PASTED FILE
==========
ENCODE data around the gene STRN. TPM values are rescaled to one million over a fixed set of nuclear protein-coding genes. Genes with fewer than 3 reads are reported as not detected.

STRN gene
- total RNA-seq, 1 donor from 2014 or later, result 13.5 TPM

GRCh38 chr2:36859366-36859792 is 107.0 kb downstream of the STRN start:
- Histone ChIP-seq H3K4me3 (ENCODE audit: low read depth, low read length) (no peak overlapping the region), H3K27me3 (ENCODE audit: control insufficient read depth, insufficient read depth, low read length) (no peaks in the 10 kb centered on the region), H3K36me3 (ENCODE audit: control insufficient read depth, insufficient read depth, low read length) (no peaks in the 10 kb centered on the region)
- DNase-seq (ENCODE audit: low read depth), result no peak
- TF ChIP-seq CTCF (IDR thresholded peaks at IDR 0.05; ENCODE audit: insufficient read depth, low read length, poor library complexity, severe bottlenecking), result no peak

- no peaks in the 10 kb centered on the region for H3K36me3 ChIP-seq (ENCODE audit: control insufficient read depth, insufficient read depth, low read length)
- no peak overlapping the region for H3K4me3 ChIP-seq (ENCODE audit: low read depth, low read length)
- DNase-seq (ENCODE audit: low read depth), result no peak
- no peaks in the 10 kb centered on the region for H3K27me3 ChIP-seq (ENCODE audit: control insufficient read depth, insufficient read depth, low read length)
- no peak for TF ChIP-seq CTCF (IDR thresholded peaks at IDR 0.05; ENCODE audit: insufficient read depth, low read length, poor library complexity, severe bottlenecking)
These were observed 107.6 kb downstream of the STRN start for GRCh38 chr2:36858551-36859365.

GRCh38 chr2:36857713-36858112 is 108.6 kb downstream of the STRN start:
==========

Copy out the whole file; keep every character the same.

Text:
ENCODE data around the gene STRN. TPM values are rescaled to one million over a fixed set of nuclear protein-coding genes. Genes with fewer than 3 reads are reported as not detected.

STRN gene
- total RNA-seq, 1 donor from 2014 or later, result 13.5 TPM

GRCh38 chr2:36859366-36859792 is 107.0 kb downstream of the STRN start:
- Histone ChIP-seq H3K4me3 (ENCODE audit: low read depth, low read length) (no peak overlapping the region), H3K27me3 (ENCODE audit: control insufficient read depth, insufficient read depth, low read length) (no peaks in the 10 kb centered on the region), H3K36me3 (ENCODE audit: control insufficient read depth, insufficient read depth, low read length) (no peaks in the 10 kb centered on the region)
- DNase-seq (ENCODE audit: low read depth), result no peak
- TF ChIP-seq CTCF (IDR thresholded peaks at IDR 0.05; ENCODE audit: insufficient read depth, low read length, poor library complexity, severe bottlenecking), result no peak

- no peaks in the 10 kb centered on the region for H3K36me3 ChIP-seq (ENCODE audit: control insufficient read depth, insufficient read depth, low read length)
- no peak overlapping the region for H3K4me3 ChIP-seq (ENCODE audit: low read depth, low read length)
- DNase-seq (ENCODE audit: low read depth), result no peak
- no peaks in the 10 kb centered on the region for H3K27me3 ChIP-seq (ENCODE audit: control insufficient read depth, insufficient read depth, low read length)
- no peak for TF ChIP-seq CTCF (IDR thresholded peaks at IDR 0.05; ENCODE audit: insufficient read depth, low read length, poor library complexity, severe bottlenecking)
These were observed 107.6 kb downstream of the STRN start for GRCh38 chr2:36858551-36859365.

GRCh38 chr2:36857713-36858112 is 108.6 kb downstream of the STRN start: